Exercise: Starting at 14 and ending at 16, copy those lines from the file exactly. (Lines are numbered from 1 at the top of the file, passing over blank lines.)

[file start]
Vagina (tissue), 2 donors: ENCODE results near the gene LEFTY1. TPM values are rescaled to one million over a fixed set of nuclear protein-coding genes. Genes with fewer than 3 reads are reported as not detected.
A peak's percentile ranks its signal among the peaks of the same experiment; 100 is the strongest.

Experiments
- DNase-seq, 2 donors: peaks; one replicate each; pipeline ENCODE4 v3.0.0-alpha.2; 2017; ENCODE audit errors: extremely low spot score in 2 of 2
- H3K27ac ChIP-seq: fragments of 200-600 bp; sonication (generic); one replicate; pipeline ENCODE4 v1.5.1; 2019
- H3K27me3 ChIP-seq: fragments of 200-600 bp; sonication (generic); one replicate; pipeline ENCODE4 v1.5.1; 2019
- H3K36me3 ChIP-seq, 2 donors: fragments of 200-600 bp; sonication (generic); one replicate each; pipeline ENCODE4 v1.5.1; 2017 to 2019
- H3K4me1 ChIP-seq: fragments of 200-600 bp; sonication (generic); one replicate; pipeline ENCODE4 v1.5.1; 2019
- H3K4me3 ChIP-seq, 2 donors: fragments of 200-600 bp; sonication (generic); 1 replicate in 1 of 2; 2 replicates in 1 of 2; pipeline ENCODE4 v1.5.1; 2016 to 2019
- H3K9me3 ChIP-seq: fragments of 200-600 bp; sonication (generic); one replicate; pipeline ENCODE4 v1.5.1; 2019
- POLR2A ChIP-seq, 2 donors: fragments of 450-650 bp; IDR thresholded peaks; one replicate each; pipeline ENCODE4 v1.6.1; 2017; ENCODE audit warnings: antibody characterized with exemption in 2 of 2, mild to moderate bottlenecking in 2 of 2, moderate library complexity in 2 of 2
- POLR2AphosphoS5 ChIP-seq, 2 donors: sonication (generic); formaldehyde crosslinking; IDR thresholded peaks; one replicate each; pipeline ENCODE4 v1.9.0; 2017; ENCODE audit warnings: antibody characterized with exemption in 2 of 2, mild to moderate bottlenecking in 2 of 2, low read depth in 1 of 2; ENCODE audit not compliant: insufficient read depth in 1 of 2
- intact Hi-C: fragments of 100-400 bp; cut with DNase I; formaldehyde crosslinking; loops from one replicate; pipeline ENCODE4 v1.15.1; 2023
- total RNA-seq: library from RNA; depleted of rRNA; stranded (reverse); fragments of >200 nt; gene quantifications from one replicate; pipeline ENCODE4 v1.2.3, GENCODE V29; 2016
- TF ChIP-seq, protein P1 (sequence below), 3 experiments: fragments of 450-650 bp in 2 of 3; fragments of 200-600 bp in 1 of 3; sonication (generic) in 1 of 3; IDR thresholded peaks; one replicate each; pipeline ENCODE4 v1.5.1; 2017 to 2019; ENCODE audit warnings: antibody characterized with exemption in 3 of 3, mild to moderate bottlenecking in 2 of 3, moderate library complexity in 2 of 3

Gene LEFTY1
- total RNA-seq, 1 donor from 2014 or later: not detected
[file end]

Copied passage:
- total RNA-seq: library from RNA; depleted of rRNA; stranded (reverse); fragments of >200 nt; gene quantifications from one replicate; pipeline ENCODE4 v1.2.3, GENCODE V29; 2016
- TF ChIP-seq, protein P1 (sequence below), 3 experiments: fragments of 450-650 bp in 2 of 3; fragments of 200-600 bp in 1 of 3; sonication (generic) in 1 of 3; IDR thresholded peaks; one replicate each; pipeline ENCODE4 v1.5.1; 2017 to 2019; ENCODE audit warnings: antibody characterized with exemption in 3 of 3, mild to moderate bottlenecking in 2 of 3, moderate library complexity in 2 of 3

Gene LEFTY1